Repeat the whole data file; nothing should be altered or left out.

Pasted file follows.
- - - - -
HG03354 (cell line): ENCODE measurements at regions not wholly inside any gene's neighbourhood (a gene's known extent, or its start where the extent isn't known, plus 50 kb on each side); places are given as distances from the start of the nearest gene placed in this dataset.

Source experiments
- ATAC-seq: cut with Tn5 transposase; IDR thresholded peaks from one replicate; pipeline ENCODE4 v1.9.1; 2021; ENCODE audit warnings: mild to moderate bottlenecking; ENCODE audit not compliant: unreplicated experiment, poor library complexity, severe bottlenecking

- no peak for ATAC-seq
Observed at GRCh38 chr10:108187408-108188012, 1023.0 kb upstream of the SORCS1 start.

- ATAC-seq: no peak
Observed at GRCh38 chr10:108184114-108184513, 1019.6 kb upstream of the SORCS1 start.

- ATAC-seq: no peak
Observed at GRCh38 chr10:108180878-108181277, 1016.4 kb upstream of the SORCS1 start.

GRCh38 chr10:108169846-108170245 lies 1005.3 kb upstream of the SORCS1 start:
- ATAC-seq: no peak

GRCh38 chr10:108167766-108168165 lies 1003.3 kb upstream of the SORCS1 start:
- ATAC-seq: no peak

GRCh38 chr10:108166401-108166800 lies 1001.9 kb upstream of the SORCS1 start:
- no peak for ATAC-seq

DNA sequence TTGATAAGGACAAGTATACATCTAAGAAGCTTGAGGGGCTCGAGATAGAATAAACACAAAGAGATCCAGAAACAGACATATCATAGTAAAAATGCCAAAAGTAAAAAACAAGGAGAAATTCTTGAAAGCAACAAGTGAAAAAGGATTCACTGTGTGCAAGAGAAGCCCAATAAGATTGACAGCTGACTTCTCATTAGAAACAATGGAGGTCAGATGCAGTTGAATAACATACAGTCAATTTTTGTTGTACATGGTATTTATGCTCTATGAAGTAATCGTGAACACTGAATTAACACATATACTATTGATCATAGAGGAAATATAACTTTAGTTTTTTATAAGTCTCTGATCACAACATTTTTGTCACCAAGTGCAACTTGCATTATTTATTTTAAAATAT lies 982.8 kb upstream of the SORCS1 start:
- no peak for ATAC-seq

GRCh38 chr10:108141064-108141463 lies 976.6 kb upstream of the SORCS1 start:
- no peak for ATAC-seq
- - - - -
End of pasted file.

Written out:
HG03354 (cell line): ENCODE measurements at regions not wholly inside any gene's neighbourhood (a gene's known extent, or its start where the extent isn't known, plus 50 kb on each side); places are given as distances from the start of the nearest gene placed in this dataset.

Source experiments
- ATAC-seq: cut with Tn5 transposase; IDR thresholded peaks from one replicate; pipeline ENCODE4 v1.9.1; 2021; ENCODE audit warnings: mild to moderate bottlenecking; ENCODE audit not compliant: unreplicated experiment, poor library complexity, severe bottlenecking

- no peak for ATAC-seq
Observed at GRCh38 chr10:108187408-108188012, 1023.0 kb upstream of the SORCS1 start.

- ATAC-seq: no peak
Observed at GRCh38 chr10:108184114-108184513, 1019.6 kb upstream of the SORCS1 start.

- ATAC-seq: no peak
Observed at GRCh38 chr10:108180878-108181277, 1016.4 kb upstream of the SORCS1 start.

GRCh38 chr10:108169846-108170245 lies 1005.3 kb upstream of the SORCS1 start:
- ATAC-seq: no peak

GRCh38 chr10:108167766-108168165 lies 1003.3 kb upstream of the SORCS1 start:
- ATAC-seq: no peak

GRCh38 chr10:108166401-108166800 lies 1001.9 kb upstream of the SORCS1 start:
- no peak for ATAC-seq

DNA sequence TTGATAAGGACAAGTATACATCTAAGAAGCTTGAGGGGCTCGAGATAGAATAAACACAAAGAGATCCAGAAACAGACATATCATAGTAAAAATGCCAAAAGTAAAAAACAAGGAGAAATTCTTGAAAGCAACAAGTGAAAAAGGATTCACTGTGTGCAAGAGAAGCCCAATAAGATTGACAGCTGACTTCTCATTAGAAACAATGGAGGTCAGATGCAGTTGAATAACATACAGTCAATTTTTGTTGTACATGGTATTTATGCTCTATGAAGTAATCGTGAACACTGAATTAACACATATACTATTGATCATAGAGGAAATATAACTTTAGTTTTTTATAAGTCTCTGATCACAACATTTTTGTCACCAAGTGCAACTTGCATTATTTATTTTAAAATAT lies 982.8 kb upstream of the SORCS1 start:
- no peak for ATAC-seq

GRCh38 chr10:108141064-108141463 lies 976.6 kb upstream of the SORCS1 start:
- no peak for ATAC-seq